Chloe’s story

Chloe’s story

Chloe Kennedy in a wheelchair smiling

Chloe, a molecular genetics researcher, was on a dream to Europe when her life changed.

The plan began when she went on a trip to Italy with her mum. Chloe loved it and resolved to come back for a working holiday. While looking for help practising Italian, she struck up a conversation with her local barista, Antonello.

Italian practice led to romance, and while Chloe was in Europe, Antonello and Chloe kept in touch.

Chloe’s year-long holiday was exactly as she’d dreamed. Before her last stop—to see the Aurora Borealis—the Northern Lights, she went skiing in the Dolomites with one of Antonello’s friends. 

“My last memory before the accident,” says Chloe, “…. is thinking, ‘I am going too fast, how do I slow down?'”

Chloe has no memory of what happened next. She only knows that she had a terrible accident.

Antonello got a call from his friend, Angelo. He immediately left Australia and rushed to her bedside, along with her mother and sisters.

After eight days and four operations, Chloe was brought out of her coma. Two weeks later, she was on a Medijet back home.

At first, Chloe didn’t comprehend the severity of her injury, even though words like quadriplegic and paralysis were being mentioned. 

But it was true. At 28, Chloe was a quadriplegic—the injury had caused her C6 to partially injure her spinal cord. She spent eight months in hospital undergoing intensive rehab with Antonello at her side.

Sixteen months after her accident, Chloe was making remarkable progress. Then, the unexpected happened – Chloe was pregnant.

Aurora, who is now two years old, is Chloe and Antonello’s own light, like the Aurora Borealis.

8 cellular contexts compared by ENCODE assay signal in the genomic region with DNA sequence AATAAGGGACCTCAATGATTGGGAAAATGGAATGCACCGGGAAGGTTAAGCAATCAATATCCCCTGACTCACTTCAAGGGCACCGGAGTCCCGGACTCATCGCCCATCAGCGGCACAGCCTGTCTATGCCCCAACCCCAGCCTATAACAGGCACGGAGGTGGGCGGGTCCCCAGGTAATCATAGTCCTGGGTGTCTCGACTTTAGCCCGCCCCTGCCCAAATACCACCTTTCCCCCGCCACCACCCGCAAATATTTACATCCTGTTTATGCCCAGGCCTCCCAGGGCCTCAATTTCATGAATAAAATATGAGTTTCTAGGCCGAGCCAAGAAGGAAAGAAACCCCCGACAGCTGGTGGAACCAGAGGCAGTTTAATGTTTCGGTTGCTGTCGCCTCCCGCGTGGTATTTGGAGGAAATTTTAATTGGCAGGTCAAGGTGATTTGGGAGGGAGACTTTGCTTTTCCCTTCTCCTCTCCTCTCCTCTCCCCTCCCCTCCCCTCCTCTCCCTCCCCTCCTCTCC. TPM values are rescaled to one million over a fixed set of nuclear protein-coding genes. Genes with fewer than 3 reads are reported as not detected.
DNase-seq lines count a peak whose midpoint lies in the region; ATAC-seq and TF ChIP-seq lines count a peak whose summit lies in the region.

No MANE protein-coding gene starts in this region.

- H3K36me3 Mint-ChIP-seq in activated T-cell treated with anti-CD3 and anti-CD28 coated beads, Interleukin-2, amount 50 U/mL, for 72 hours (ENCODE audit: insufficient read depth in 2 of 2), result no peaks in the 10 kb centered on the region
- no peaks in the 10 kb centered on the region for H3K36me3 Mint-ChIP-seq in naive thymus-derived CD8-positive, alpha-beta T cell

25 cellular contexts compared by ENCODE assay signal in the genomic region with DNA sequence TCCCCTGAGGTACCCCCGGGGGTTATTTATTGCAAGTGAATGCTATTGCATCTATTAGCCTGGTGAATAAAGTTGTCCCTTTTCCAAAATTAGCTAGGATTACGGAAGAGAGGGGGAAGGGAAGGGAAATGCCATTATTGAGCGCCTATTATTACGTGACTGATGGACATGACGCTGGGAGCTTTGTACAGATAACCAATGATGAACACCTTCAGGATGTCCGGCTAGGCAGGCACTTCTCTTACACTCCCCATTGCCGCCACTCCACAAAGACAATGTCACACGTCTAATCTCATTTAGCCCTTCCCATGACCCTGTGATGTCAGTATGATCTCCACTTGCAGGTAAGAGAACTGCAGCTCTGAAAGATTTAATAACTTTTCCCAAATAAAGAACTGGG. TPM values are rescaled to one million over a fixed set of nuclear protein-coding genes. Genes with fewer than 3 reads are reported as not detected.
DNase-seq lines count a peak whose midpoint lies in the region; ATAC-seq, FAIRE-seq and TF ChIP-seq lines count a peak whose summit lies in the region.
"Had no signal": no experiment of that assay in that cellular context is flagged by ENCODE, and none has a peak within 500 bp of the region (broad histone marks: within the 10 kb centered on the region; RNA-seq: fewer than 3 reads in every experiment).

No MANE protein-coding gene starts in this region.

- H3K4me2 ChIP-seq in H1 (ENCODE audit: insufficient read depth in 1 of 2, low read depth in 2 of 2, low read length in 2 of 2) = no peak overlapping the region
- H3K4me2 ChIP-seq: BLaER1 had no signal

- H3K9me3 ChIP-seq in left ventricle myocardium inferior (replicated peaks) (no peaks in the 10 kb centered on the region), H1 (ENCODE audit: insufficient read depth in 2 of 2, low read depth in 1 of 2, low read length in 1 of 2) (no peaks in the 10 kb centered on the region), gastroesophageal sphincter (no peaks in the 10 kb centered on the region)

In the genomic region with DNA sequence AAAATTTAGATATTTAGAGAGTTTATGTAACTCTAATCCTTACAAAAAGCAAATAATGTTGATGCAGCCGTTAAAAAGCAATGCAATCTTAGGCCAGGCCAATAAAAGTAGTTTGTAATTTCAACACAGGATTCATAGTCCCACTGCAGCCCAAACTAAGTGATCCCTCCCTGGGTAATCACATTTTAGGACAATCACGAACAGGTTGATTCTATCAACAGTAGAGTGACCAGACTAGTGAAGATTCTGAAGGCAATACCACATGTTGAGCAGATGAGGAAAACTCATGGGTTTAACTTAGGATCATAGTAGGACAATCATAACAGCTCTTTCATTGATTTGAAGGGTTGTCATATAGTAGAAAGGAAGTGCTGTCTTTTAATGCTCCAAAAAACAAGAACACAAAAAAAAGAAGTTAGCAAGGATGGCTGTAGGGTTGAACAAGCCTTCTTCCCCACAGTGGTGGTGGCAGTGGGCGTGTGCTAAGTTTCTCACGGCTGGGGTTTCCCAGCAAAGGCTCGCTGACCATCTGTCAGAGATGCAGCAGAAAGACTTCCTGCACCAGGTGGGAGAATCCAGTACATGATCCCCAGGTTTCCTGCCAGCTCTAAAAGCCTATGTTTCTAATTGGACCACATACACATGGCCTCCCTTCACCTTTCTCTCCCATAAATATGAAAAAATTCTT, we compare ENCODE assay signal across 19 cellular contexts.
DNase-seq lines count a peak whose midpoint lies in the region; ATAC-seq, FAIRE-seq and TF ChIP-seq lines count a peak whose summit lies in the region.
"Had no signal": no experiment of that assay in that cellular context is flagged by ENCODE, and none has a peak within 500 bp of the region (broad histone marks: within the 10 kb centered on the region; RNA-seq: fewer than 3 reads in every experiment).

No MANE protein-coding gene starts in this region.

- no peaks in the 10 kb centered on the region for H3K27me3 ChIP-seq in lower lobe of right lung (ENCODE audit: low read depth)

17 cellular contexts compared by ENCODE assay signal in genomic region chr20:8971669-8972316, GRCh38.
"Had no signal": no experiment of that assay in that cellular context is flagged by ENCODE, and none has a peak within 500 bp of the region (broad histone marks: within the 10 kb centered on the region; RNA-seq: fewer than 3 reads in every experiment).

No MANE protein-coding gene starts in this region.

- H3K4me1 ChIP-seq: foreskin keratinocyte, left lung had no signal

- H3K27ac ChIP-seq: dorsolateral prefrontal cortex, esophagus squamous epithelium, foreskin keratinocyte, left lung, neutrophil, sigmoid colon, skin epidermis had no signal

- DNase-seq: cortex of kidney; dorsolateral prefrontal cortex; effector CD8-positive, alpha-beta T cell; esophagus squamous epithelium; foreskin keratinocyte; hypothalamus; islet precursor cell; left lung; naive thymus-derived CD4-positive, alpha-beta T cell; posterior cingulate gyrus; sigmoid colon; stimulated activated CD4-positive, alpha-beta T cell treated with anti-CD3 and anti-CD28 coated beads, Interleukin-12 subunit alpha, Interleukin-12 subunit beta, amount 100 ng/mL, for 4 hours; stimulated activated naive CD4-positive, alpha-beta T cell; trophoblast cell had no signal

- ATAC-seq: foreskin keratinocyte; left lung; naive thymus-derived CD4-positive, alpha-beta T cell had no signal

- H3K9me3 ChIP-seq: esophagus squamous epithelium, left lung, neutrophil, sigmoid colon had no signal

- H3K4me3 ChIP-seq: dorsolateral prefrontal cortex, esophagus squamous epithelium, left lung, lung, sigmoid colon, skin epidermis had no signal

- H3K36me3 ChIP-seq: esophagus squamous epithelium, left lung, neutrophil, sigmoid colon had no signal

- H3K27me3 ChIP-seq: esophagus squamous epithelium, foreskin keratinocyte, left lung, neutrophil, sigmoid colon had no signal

Chloe says of a cure, “While I’ve come to accept my injury, I’ll never stop trying to be more independent and again If feels like a cliche, but it would be life-changing. It would make me more independent.

“When I had Aurora, I couldn’t lift her out of her cot because I didn’t have full strength in my arms and hands.

“I’m dedicated to my exercise physiology because I know by keeping strong, when treatments become available, I’ll have the chance of walking again.

“Not having all the pain and discomfort that comes along with a spinal cord injury would be life-changing. 

“To have the option again to be spontaneous too is something I really miss. You can do adventurous things in a wheelchair, but there is a lot of planning. 

“Funding for research is imperative. Nothing can go ahead without it. Without funding, there wouldn’t be any scientists working on it, with the money to pay for all the equipment.

“A cure is definitely possible. There are so many things involved in a spinal cord. There needs to be so much research in different areas and different ways of dealing with the spinal cord. There’s a lot to look into.

“There’s been so many studies on what neurostimulation can do on muscles, I can only imagine what it could do for the spinal cord. I’d love to be part of the neurostimulation trial..”

Chloe also features as part of our #HelpMeStand campaign for June 2021.